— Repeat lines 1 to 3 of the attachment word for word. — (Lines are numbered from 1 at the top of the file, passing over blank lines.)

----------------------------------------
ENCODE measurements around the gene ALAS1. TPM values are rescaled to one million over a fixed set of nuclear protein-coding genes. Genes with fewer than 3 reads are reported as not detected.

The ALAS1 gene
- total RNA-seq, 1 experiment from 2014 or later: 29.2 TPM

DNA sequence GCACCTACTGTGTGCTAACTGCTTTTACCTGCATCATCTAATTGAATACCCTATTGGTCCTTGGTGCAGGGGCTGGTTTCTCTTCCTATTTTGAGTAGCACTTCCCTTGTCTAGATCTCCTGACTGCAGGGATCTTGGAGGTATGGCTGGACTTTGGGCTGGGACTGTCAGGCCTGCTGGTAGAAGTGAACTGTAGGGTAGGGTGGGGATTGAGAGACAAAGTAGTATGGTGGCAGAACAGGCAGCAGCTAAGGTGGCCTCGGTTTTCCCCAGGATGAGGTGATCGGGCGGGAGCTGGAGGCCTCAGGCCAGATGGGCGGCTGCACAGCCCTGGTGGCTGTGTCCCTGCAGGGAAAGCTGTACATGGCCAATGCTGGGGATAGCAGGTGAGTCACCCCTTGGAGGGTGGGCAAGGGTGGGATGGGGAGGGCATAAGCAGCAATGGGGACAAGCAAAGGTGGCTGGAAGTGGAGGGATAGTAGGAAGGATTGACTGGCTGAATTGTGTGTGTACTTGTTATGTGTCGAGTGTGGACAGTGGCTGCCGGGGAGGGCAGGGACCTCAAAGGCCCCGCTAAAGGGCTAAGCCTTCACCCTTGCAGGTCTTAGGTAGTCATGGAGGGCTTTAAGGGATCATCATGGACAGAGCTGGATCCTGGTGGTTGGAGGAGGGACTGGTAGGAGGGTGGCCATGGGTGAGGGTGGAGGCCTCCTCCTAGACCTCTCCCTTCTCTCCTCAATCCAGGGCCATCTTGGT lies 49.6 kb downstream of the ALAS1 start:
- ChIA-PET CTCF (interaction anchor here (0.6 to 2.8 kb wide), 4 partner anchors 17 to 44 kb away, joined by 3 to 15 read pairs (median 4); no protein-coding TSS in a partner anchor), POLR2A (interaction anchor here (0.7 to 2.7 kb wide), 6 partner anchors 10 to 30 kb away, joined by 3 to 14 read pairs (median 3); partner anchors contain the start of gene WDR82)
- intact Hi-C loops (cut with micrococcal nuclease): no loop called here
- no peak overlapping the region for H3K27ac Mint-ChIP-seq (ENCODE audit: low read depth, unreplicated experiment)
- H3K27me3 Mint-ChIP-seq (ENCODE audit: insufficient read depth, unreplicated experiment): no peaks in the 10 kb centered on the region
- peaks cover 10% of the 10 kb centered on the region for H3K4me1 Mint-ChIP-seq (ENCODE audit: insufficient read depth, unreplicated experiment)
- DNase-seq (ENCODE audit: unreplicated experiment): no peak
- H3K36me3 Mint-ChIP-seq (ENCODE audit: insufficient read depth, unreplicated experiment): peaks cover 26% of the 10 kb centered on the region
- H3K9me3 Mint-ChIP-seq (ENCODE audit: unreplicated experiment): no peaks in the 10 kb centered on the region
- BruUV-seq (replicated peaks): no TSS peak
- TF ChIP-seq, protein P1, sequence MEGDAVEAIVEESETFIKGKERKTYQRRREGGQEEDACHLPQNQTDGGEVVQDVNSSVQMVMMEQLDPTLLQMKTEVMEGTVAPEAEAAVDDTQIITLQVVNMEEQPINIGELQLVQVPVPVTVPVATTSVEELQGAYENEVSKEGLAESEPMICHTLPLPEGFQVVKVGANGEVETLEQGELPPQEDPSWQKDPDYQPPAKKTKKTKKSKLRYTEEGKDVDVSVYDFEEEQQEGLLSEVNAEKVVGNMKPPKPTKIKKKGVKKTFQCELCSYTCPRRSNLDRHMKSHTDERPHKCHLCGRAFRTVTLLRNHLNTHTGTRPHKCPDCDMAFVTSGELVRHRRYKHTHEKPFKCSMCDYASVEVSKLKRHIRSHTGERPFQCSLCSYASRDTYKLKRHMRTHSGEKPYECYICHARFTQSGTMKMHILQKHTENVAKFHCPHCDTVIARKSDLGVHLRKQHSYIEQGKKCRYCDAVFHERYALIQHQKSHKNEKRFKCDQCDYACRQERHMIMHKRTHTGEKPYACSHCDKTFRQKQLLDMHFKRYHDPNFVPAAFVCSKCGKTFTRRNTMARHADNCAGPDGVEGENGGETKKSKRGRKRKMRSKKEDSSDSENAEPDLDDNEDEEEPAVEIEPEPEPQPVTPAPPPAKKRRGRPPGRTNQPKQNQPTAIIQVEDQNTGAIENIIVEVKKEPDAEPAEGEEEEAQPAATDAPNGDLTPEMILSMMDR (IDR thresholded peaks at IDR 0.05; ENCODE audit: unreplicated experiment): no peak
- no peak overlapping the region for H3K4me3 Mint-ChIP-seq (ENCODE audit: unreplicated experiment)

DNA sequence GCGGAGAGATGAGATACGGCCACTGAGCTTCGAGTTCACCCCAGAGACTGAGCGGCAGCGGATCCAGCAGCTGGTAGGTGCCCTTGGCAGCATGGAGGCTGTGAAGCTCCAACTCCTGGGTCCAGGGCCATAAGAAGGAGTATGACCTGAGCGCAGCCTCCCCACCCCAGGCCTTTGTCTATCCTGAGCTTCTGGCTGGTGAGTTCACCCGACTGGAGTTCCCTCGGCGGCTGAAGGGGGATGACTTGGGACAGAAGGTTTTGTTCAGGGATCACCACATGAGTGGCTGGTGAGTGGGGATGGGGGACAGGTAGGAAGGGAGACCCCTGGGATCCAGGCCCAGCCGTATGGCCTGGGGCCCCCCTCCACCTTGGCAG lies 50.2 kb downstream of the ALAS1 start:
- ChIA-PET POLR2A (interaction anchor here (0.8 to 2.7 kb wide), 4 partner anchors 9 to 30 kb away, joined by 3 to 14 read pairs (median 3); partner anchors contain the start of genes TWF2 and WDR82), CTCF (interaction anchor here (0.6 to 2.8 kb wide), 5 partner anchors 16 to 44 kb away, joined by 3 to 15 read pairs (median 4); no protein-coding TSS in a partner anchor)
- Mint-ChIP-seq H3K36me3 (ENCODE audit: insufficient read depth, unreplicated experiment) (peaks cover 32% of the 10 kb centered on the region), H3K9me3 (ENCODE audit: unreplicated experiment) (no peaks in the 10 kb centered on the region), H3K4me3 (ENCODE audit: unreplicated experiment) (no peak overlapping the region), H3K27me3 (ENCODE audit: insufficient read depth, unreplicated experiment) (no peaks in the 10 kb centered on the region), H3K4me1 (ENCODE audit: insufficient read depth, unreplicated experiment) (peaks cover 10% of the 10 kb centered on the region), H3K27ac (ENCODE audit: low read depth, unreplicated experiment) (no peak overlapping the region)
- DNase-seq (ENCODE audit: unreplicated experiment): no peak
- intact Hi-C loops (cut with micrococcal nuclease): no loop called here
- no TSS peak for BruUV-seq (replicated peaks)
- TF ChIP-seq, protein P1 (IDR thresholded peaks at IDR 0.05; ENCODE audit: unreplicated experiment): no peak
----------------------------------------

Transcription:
ENCODE measurements around the gene ALAS1. TPM values are rescaled to one million over a fixed set of nuclear protein-coding genes. Genes with fewer than 3 reads are reported as not detected.

The ALAS1 gene
- total RNA-seq, 1 experiment from 2014 or later: 29.2 TPM